Wichita State student Amy Lightfoot has authored a children's book titled “My Cousin Lili.” The book is the real-life story about Lightfoot and how her cousin Lilian, who has autism spectrum disorder, inspired her to understand and love people with disabilities.
Lightfoot, a junior in the Communication Sciences and Disorders (CSD) program and a WSU Gore Scholar, is pursuing a degree in Speech and Language Pathology. When Lightfoot was 5 years old, her aunt – a missionary in Honduras – adopted Lili.
“At first I was scared and didn't know what to do with Lili because she didn't walk, talk or play like me,” she says. “My mom told me, ‘She's a kid just like you, so go play with her like any other kid.'”
Lightfoot noticed that Lili enjoyed spinning and twirling around, so she started copying her actions and learned how to play with her. They soon became best friends.
Throughout her childhood Lightfoot became comfortable around Lili and other people with special needs. She made several trips to Honduras to visit Lili and help with projects supporting children with disabilities. In middle school she realized that she truly enjoyed spending time with them and wanted to help make their lives better. That passion stayed with her into adulthood.
“I realized when I was writing essays for college scholarship applications that Lili kept coming up as my source of inspiration,” she says. “My mom suggested writing a book about my experience and we had a rough draft within a week.”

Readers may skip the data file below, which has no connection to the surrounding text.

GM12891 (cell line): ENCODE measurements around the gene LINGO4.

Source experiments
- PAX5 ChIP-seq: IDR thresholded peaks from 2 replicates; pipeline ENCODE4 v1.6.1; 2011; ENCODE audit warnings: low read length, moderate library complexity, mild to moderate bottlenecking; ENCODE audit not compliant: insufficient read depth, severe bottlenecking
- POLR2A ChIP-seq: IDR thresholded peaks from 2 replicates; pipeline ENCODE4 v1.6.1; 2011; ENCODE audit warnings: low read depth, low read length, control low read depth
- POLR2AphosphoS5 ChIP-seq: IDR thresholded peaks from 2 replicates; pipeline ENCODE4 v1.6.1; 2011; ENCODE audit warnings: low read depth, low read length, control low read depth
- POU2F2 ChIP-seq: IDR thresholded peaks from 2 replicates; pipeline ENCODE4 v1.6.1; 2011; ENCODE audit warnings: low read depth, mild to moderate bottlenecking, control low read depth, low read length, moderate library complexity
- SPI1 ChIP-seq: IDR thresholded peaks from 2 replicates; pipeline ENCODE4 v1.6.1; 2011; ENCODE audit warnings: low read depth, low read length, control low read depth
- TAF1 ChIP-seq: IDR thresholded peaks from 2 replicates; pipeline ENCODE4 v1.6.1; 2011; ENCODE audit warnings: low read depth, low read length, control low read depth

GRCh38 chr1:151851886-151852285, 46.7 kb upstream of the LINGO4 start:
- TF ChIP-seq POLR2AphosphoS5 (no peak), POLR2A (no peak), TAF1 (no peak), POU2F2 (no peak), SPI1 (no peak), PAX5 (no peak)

Lightfoot said the entire process – editing, illustrated and publishing – took about six months.
The illustrator, Teofilo Padilla, is a Deaf man who works for the Honduran Bible Translation Project and is also a graphic designer. His illustrations were based on actual childhood pictures of Lightfoot and Lili, and details like their outfits and Lightfoot's dog and room are shown in some of the drawings.
Lightfoot says Lili has taught her so much about life and is a joy to be around.
“Once you get to know Lili she is such a wonderful person and good listener – she's
one of my favorite people in the whole world,” she says. “It's hard not to smile when
you're around her.”
Lightfoot says she has received positive feedback about “My Cousin Lili,” particularly from elementary school teachers. She says they look forward to using the book to approach the subject with kids.
“I want kids to know they don't need to be afraid of people who are different,” she says. “They're just communicating and showing love in a different way.”
Lightfoot says “My Cousin Lili” is unique because of the topic and main character's ethnicity.
“Most people haven't seen a book featuring a main character being Latina with special needs,” she says. “It addresses kids from a different country, autism in children, interactions and relationships.”
She says writing more books about Lili has been discussed, with the possibility of a series delving more into who she is and how she interacts with people.
Lightfoot is appreciative of the support she has received from her department and the College of Health Professions. She credits Wichita State for helping achieve her dreams by providing opportunities that have made her grow and expand her horizons.